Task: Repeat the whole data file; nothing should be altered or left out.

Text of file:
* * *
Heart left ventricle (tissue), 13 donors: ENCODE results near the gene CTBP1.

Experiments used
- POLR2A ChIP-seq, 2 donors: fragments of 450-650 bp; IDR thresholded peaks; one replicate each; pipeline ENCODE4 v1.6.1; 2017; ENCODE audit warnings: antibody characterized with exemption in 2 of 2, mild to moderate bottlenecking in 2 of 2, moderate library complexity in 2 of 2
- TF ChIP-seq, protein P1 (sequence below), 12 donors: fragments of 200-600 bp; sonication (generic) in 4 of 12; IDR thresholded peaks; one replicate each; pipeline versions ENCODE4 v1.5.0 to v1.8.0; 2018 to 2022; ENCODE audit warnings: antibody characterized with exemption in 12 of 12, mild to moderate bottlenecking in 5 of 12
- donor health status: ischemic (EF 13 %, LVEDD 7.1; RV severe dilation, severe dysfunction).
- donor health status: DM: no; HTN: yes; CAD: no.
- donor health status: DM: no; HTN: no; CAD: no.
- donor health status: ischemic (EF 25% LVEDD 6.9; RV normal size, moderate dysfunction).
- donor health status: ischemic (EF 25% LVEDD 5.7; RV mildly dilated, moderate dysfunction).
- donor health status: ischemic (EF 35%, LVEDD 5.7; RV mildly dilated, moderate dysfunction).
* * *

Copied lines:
Heart left ventricle (tissue), 13 donors: ENCODE results near the gene CTBP1.

Experiments used
- POLR2A ChIP-seq, 2 donors: fragments of 450-650 bp; IDR thresholded peaks; one replicate each; pipeline ENCODE4 v1.6.1; 2017; ENCODE audit warnings: antibody characterized with exemption in 2 of 2, mild to moderate bottlenecking in 2 of 2, moderate library complexity in 2 of 2
- TF ChIP-seq, protein P1 (sequence below), 12 donors: fragments of 200-600 bp; sonication (generic) in 4 of 12; IDR thresholded peaks; one replicate each; pipeline versions ENCODE4 v1.5.0 to v1.8.0; 2018 to 2022; ENCODE audit warnings: antibody characterized with exemption in 12 of 12, mild to moderate bottlenecking in 5 of 12
- donor health status: ischemic (EF 13 %, LVEDD 7.1; RV severe dilation, severe dysfunction).
- donor health status: DM: no; HTN: yes; CAD: no.
- donor health status: DM: no; HTN: no; CAD: no.
- donor health status: ischemic (EF 25% LVEDD 6.9; RV normal size, moderate dysfunction).
- donor health status: ischemic (EF 25% LVEDD 5.7; RV mildly dilated, moderate dysfunction).
- donor health status: ischemic (EF 35%, LVEDD 5.7; RV mildly dilated, moderate dysfunction).